He began to teach singing privately in Montreal (and later at the University of Toronto) and quickly established himself as one of Canada's foremost singing teachers. Among his notable pupils were Maureen Forrester, Gaylene Gabora, John Boyden, Joan Patteneude and Janet Stubbs.
He retired in 1985 and returned to Holland where he lived in Amsterdam in an elegant canal house on the Leidsegracht, filled with beautiful antique Dutch furniture, paintings and always masses of freshly cut flowers. He returned to Canada regularly to give master classes. He died, in Amsterdam, in August 1999.
© 1993 Bruce Duffie
This conversation was recorded in Chicago on December 20, 1993. Portions were broadcast on WNIB the following May. This transcription was made in 2021, and posted on this website at that time.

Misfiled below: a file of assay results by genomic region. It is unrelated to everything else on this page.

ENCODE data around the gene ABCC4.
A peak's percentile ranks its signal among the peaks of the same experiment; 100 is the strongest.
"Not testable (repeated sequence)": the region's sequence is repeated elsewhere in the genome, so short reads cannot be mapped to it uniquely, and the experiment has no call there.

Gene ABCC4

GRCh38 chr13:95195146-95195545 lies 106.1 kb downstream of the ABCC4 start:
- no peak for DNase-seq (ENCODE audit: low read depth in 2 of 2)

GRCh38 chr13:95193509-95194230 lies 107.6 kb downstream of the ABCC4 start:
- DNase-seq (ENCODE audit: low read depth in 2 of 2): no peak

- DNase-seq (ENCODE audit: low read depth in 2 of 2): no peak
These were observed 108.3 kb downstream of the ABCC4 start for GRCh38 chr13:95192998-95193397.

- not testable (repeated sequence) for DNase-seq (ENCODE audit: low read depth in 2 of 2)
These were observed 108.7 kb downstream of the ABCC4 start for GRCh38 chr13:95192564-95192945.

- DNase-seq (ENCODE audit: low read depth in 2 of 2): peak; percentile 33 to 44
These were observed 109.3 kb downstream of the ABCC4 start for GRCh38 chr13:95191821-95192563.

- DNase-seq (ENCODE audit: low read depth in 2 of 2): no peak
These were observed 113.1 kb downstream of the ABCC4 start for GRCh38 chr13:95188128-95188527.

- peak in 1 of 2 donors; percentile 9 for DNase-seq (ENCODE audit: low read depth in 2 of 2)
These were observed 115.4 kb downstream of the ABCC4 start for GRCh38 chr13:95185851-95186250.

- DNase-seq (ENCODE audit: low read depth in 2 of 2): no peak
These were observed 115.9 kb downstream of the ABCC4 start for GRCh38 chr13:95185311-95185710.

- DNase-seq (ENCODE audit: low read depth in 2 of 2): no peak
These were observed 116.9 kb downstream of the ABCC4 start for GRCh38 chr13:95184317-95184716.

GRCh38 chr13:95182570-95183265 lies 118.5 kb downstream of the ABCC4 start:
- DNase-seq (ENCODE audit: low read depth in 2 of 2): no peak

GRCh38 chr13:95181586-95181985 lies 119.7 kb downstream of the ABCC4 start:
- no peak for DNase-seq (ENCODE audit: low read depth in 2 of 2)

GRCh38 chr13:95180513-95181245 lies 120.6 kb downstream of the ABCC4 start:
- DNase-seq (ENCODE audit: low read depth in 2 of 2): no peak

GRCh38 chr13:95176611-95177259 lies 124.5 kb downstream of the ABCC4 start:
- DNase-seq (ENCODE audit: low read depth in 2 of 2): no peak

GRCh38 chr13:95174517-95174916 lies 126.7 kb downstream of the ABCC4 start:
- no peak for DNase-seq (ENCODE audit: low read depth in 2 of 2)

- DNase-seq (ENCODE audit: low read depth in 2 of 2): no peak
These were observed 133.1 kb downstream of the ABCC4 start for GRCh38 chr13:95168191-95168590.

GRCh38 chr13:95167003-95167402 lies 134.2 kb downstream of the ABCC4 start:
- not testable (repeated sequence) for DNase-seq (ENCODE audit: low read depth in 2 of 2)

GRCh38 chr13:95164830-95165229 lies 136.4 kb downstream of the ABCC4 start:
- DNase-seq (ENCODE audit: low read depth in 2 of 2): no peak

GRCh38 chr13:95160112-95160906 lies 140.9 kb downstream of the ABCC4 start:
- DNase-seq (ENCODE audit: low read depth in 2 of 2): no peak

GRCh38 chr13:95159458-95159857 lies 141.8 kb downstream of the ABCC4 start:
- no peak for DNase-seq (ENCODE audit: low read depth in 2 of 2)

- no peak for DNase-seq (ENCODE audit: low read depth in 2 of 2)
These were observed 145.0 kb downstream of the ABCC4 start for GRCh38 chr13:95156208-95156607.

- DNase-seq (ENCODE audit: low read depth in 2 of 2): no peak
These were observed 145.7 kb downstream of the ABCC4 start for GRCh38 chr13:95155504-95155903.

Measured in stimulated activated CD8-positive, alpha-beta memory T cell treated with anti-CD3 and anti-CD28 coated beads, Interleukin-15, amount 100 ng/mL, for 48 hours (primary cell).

To see a full list (with links) of interviews which have been transcribed and posted on this website, click here.
Award - winning broadcaster Bruce Duffie was with WNIB, Classical 97 in Chicago from 1975 until its final moment as a classical station in February of 2001. His interviews have also appeared in various magazines and journals since 1980, and he now continues his broadcast series on WNUR-FM, as well as on Contemporary Classical Internet Radio.You are invited to visit his website for more information about his work, including selected transcripts of other interviews, plus a full list of his guests. He would also like to call your attention to the photos and information about his grandfather, who was a pioneer in the automotive field more than a century ago. You may also send him E-Mail with comments, questions and suggestions.